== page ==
I‘ve been following the work of Farley Aguilar since he began showing in Miami with Carol Jazzar. From blotchy little ink studies, one featuring a female deer tantalizingly flashing its vagina across a sea of molten lava, to larger, more ambitious, but equally bizarre works on canvas, Aguilar’s paintings, while their content is ever more intriguing, continue to satisfy on a very immediate, dare I say visceral, level.
Although there are many notable artists in Miami working with paint and ‘the painting’, for some reason it feels like we have a distinct lack of them. When I last spoke about Aguilar in May of last year in a post that sought to venerate self taught artists I was truthfully very afraid he was going to get sucked to death or that I would be turned off by some fleeting tangent. Happily, neither of these fears won out.
Someone commented at the opening of his recent show The Fates at Spinello Gallery that Aguilar’s work is similar to that of Hernan Bas if Hernan Bas were straight and took lots of acid. Throw a reverence for the macabre and a penchant for zombie movies into the mix and I think you might have a match! But this post isn’t about categorizing a practice, cutting it apart to understand it and maybe losing it on the table in the process. If anything, its about me really liking the work. Have a look at these:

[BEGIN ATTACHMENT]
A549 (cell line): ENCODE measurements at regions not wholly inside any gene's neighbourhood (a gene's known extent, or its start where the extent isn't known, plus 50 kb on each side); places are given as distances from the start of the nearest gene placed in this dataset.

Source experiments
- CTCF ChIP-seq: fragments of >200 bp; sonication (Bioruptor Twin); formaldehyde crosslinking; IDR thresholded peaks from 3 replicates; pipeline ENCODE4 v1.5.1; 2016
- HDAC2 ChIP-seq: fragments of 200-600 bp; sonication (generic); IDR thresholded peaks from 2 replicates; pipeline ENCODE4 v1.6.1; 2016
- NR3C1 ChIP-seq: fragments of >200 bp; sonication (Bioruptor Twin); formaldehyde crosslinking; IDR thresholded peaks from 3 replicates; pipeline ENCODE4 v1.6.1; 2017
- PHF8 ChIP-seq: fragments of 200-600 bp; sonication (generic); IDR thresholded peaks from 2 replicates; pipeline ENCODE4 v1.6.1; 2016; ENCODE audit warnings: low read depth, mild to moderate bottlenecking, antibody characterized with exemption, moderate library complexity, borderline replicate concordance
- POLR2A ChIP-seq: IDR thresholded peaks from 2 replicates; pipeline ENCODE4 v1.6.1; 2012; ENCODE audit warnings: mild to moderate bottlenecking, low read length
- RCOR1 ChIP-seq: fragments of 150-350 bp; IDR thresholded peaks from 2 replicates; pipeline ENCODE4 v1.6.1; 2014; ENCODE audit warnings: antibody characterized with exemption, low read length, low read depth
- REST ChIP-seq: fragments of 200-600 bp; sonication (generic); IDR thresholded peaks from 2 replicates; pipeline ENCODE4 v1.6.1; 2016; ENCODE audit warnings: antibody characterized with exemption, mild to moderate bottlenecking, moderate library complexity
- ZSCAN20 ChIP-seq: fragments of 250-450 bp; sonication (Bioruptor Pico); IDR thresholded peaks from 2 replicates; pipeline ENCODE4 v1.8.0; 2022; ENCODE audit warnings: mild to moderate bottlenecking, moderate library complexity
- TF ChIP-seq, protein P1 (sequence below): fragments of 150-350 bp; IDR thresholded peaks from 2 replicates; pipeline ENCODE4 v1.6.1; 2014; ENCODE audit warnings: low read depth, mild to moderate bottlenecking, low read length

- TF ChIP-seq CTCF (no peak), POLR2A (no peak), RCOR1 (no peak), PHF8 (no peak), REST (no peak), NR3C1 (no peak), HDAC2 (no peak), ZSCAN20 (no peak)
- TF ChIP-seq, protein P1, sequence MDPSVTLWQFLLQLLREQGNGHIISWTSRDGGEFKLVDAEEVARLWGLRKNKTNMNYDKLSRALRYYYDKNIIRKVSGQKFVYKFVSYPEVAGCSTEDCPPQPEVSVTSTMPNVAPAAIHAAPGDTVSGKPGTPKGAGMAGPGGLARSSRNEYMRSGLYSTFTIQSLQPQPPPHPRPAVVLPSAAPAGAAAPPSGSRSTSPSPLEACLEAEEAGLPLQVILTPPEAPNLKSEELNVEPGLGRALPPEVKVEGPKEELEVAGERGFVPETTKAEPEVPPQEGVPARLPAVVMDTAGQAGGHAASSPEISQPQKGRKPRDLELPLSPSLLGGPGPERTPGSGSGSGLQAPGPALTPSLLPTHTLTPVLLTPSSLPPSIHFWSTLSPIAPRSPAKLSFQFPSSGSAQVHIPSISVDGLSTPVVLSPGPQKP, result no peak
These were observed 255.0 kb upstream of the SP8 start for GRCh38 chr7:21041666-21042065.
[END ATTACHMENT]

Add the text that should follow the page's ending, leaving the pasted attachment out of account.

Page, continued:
“Ulf hands” 2010
“The Night of the Hunter” 2010
Perhaps its a personal bias toward painting, a wistful pining to revisit a choice in my past that resulted in a major in printmaking that I have since regretted, but I find myself unconditionally drawn to these exploratory daubs. The subject matter from work to work is not my concern given that it is generally appropriated and/or tempered with some kind of palatable weirdness, and as such I am not going to speak specifically about this show. What stands out as a defining factor for me is the way in which Aguilar paints. He paints stories, truthfully, but unlike a lot of narrative painting you can enjoy the paint on its own and the story. There is mystery in his brush marks. You have to look through them to find the forms and the different ways they come into play. This way of painting fits the given theme, a relationship forged by Aguilar’s ability to meld painting style and subject as though they were subtleties of light. There is a recognizable class about his work, it emulates work that was contemporary along time ago and this underscores it. And while Aguilar’s hand appears notably less polished than it could be, in many ways his work seems more like an accomplished painter trying to hide his brilliance, than the reality we are led to believe of a gifted painter establishing himself. Given the attempt to affect terror, creepiness and gore, however, in comparison to Goya, James Ensor and even Ben Shahn, for example, they are still a little tame and perhaps not threatening enough. That said, considering Miami is only just getting this style I think we should venerate the artist and vilify the city before we get swept away by a surrealist revival.
“The Roamers” 2010
The Fates, definitely one of Spinello Gallery’s better shows, which again is as much a criticism of the gallery as it is a compliment to the artist, closed this past week. For more information please visit www.spinellogallery.com
This post was contributed by Thomas Hollingworth